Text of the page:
The Rochdale Society of Equitable Pioneers is founded by a group of impoverished weavers in Lancashire, England, who pool their money to start a small cooperative grocery store. Because it was the first co-op to pay a dividend to its members, the Rochdale Society is considered the precursor of the modern cooperative movement, which includes credit unions.


The first credit union in the U.S. is founded in Manchester, New Hampshire. Like Rochdale, it began with struggling textile workers. They worked with Monsignor Pierre Hevey, pastor of their church; Joseph Boivin , a local lawyer; and Alphonse Desjardins, founder of the credit union movement in Canada, to start St. Mary’s Cooperative Credit Association, now known as St. Mary’s Bank. The credit union was based in Boivin’s home, which now houses America’s Credit Union Museum. (www.acumuseum.org)


The first credit union in Massachusetts, the Industrial Credit Union, opens in Boston, a year after the Commonwealth passes the first credit union law in the United States


Rhode Island’s first credit union, La Credit Union de Notre Dame de Central Falls (now Navigant Credit Union), opens.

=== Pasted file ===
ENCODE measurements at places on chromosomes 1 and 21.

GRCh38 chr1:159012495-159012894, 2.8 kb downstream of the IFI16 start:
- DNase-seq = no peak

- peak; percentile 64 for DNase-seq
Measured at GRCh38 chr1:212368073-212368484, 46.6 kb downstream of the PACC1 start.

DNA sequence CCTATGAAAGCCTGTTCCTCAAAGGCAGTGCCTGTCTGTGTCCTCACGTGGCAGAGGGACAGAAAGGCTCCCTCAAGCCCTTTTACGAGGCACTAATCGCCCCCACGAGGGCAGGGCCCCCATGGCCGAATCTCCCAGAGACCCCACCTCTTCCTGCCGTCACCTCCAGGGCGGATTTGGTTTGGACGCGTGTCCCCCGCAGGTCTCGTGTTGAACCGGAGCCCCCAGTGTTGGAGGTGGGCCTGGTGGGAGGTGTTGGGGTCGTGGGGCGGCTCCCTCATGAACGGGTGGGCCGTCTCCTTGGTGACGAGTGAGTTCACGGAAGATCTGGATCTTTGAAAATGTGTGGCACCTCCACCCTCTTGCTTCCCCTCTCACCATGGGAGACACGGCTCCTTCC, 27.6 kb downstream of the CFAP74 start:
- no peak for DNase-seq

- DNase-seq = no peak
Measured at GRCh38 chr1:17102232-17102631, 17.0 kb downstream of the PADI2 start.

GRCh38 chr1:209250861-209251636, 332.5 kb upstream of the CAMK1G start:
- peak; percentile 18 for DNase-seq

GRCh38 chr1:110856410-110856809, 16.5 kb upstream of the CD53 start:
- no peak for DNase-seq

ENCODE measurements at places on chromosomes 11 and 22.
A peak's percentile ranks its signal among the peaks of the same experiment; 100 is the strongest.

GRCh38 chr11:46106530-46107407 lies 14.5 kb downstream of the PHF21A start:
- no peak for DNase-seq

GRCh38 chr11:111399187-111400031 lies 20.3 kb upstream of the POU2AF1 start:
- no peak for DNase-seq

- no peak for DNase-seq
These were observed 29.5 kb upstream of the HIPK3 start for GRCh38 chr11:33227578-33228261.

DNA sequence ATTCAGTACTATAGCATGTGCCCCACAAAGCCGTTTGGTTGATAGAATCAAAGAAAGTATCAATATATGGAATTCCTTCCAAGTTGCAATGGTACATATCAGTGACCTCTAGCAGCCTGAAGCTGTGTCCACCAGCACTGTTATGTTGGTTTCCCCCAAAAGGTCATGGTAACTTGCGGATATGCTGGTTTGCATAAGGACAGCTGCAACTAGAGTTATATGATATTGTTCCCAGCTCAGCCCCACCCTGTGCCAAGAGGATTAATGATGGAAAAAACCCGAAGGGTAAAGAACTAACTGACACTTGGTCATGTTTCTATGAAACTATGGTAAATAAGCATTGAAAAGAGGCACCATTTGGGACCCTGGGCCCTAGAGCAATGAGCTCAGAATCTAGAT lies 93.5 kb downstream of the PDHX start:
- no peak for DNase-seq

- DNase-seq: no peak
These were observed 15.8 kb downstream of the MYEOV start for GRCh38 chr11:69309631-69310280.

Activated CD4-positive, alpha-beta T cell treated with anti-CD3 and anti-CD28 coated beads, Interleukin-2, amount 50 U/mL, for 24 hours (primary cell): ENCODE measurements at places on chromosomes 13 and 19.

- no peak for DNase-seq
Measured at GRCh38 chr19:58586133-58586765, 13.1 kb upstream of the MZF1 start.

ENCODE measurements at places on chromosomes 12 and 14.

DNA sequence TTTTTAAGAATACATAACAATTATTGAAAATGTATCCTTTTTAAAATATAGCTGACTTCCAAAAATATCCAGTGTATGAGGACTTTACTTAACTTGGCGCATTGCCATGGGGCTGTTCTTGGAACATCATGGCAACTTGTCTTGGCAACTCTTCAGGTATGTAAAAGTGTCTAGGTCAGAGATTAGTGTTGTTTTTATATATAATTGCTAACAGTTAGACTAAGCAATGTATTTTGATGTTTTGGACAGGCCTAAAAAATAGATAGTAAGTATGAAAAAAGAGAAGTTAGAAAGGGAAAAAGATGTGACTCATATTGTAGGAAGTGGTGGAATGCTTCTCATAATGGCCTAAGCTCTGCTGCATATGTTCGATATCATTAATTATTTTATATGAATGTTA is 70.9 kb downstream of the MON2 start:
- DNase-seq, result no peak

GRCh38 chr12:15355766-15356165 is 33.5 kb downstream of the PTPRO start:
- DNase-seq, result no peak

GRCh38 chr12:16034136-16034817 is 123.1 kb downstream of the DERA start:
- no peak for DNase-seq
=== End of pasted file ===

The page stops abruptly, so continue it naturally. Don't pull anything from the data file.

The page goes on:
The federal income tax is enacted. Credit unions are exempt from this tax because they are “organized and operated for mutual purposes and without profit.”


The Credit Union League of Massachusetts, the country’s first trade association for credit unions, is founded.


President Franklin D. Roosevelt signs the Federal Credit Union Act, which establishes a national system to create and oversee federal credit unions, allows for credit unions to be state or federally chartered, and allows them to be established in states without credit union laws.
The Credit Union National Association (CUNA), a national trade organization, is founded.
The Credit Union Association of Rhode Island is founded.


The first Credit Union Day is celebrated. Now known as International Credit Union Day, it is still celebrated each year on the third Thursday in October.


The New Hampshire Credit Union League is founded.


Legislation is enacted creating the National Credit Union Administration (NCUA), the independent government supervisory agency for credit unions, and the National Credit Union Share Insurance Fund (NCUSIF), the agency that insures credit union deposits.


The U.S. Court of Appeals rules, in a lawsuit brought by the banking industry, that a credit union may not add members outside its core affiliate group. Credit unions launch the Campaign for Consumer Choice, urging support of a law reversing the decision, the Credit Union Membership Access Act.


President Bill Clinton signs the Credit Union Membership Access Act into law.


The Cooperative Credit Union Association, formed from a merger of the Massachusetts and New Hampshire Credit Union Leagues and the Credit Union Association of Rhode Island, begins operation.